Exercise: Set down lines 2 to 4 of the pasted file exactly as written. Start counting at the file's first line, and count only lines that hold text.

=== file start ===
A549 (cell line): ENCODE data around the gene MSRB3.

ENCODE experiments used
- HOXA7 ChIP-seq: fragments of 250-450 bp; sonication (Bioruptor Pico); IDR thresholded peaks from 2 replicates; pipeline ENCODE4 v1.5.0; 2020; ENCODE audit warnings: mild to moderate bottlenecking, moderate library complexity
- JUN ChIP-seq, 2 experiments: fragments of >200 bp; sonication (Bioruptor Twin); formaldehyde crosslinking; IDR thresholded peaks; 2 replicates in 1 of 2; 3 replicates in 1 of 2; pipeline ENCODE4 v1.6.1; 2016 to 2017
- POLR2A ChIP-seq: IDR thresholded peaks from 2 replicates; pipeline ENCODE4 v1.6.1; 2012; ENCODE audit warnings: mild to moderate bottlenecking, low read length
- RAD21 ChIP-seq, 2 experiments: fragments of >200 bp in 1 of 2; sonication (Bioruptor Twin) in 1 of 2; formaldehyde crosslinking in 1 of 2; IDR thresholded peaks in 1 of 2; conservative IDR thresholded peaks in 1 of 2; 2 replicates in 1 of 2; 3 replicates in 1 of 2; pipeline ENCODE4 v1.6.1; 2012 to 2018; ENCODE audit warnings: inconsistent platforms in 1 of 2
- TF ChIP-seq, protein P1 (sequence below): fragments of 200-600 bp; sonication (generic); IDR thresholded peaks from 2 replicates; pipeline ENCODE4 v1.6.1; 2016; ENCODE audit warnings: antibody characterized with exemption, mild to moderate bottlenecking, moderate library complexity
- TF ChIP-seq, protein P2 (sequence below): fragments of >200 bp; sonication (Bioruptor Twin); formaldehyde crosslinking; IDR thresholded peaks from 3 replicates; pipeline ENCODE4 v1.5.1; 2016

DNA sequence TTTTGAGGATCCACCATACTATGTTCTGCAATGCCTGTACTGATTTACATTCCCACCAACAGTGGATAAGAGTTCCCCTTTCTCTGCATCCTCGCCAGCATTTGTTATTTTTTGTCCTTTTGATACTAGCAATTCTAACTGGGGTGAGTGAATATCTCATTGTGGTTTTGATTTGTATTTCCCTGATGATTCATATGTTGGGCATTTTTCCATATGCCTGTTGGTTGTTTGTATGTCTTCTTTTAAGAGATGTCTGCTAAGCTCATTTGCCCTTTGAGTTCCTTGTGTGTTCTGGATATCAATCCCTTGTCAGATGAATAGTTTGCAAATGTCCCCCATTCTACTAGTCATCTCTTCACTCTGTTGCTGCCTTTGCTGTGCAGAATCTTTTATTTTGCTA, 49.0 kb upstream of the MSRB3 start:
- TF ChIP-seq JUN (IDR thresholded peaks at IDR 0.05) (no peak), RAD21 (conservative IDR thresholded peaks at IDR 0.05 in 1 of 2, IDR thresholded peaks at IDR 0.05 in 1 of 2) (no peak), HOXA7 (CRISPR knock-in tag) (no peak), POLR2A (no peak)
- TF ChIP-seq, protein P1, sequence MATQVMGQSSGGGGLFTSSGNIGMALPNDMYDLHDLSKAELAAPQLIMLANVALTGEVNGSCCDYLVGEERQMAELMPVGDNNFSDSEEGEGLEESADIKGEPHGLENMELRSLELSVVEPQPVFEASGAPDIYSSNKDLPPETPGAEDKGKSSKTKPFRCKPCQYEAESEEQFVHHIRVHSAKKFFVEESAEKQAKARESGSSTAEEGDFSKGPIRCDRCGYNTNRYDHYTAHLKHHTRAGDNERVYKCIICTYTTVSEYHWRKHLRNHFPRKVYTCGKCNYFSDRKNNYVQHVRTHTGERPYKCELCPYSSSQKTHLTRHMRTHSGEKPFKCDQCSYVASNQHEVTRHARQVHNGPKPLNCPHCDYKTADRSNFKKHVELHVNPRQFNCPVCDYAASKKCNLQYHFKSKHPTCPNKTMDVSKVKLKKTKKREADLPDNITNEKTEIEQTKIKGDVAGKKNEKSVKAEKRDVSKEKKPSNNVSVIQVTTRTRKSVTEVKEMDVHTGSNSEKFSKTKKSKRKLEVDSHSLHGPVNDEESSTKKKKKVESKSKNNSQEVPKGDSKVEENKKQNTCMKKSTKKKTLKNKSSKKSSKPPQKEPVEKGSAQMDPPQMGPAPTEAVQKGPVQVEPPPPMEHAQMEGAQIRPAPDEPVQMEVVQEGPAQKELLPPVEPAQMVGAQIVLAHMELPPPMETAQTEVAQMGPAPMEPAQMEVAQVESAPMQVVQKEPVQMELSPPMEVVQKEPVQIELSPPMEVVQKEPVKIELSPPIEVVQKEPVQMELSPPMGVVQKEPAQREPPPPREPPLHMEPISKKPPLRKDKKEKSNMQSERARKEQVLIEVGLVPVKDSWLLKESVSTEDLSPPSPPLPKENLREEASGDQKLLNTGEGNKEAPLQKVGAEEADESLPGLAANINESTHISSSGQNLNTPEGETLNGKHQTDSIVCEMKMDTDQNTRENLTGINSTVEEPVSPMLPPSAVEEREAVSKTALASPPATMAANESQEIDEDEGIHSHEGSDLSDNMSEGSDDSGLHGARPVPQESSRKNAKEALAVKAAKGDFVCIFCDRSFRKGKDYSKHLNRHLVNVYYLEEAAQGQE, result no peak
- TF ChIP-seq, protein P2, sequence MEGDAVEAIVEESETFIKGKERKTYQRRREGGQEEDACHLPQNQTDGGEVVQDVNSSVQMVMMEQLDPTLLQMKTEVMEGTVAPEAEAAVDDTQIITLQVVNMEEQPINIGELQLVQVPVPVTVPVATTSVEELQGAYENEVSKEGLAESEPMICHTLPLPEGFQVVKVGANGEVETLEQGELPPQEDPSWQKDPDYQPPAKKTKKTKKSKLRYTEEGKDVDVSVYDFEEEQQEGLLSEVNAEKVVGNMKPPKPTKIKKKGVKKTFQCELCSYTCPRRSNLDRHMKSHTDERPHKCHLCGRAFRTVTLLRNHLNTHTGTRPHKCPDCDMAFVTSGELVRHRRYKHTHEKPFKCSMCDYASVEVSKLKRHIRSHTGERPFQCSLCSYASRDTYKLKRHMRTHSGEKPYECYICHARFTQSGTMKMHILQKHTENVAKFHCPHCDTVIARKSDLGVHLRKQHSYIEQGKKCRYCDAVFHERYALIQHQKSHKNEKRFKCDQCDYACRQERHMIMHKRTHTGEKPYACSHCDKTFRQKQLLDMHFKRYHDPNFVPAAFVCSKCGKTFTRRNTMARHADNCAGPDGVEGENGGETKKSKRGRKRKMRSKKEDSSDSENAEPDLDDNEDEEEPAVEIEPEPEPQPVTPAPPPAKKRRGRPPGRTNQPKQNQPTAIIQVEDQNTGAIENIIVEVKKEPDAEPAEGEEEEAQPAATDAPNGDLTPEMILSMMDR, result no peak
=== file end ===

ENCODE experiments used
- HOXA7 ChIP-seq: fragments of 250-450 bp; sonication (Bioruptor Pico); IDR thresholded peaks from 2 replicates; pipeline ENCODE4 v1.5.0; 2020; ENCODE audit warnings: mild to moderate bottlenecking, moderate library complexity
- JUN ChIP-seq, 2 experiments: fragments of >200 bp; sonication (Bioruptor Twin); formaldehyde crosslinking; IDR thresholded peaks; 2 replicates in 1 of 2; 3 replicates in 1 of 2; pipeline ENCODE4 v1.6.1; 2016 to 2017